SAMMEDNIC KAP communication
Kaya, Burkina Faso (AP) — Mariama Sawadgo sits in a small studio, translating notes from French to the local Moorish, writing down the points in the margin. Infection, Prevention, Vaccination — Sawadogo covers these topics on Zama FM’s bi-monthly radio show, interviewing doctors and nurses about COVID-19 and testing the caller’s knowledge.
Many Burkina Faso guests and listeners call her an “aunt” because she gently guides her answers and awards prizes such as washing soaps and buckets.
The voice of Sawado became familiar to her town Kaya and nearly a million people beyond, northeast of the capital of this West African country, which many feel disappointed by the government. I am. Mothers who are anxious for information about the virus are gathering outside to listen to the Sawadgo show while sharing a rare cell phone while their children are playing nearby.
Despite a $ 200 million budget for virus response efforts, tests, vaccines, and public messages often miss many of the country’s 20 million inhabitants. In areas where women are responsible for the relationship between family work and the community, women provide a collective and authoritative voice to find ways to make and deliver supplies and help families through the economic crisis. I stepped up.
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This story is part of a year-long series on how pandemics are affecting women in Africa, the most serious least developed country. The AP series is funded by the European Development Journalism Grant Program at the European Journalism Center, supported by the Bill & Melinda Gates Foundation. AP is responsible for all content.
“They didn’t help us,” Mamounata Ouedraogo said of the officials. “If we expected to get our information from them, we would never have anything.”
Ouedraogo and Sawadogo live in Kaya. A country suffering from conflictTens of thousands of refugees have sought shelter as violence spilled from it. Mali next door Escalate in 2015. Ouedraogo said he listened to all of Sawadogo’s shows and knows little about the virus without them.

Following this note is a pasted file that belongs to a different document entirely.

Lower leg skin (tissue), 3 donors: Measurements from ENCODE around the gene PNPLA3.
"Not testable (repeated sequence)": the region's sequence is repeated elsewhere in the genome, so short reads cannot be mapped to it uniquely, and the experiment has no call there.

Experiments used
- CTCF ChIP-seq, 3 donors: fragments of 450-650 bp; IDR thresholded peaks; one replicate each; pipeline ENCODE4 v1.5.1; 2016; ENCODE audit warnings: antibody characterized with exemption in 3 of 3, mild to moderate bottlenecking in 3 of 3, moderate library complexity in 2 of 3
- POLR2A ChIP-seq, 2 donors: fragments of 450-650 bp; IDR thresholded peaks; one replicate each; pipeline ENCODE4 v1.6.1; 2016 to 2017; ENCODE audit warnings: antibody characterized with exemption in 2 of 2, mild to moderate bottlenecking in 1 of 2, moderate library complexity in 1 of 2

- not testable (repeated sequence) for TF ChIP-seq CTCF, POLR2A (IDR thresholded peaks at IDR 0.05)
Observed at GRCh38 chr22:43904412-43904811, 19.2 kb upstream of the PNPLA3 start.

Diseases like malaria are a higher priority, and beyond illness, jihad is the number one threat, said Norbert Ramde, head of the Burkina Faso Medical Association.
“Would you like to use all your resources to fight COVID-19 and forget about this?” He said. “We also need to invest in it.”
Burkina Faso was hit hard when the pandemic broke out last March. Some of the highest infection numbers in Africa And mortality. Authorities enforced a curfew, blocked landlocked borders, and closed mosques, churches, schools, and markets. Residents protested. After a few weeks, most restrictions were lifted.
Dr. Bryce Vikaba, a government epidemiologist who leads Burkina Faso’s response to the coronavirus, said:
According to Vikaba and budget documents, some of the millions for virus response were directed to leaflets, radio and television messaging, and other means of community involvement. However, many medical professionals and citizens have said that they do not reach all those who need effort. In Kaya, locals said they prefer door-to-door visits to one public meeting in December. Also, the message is not always translated into the local language. Most people do not speak the official language, French, on a regular basis.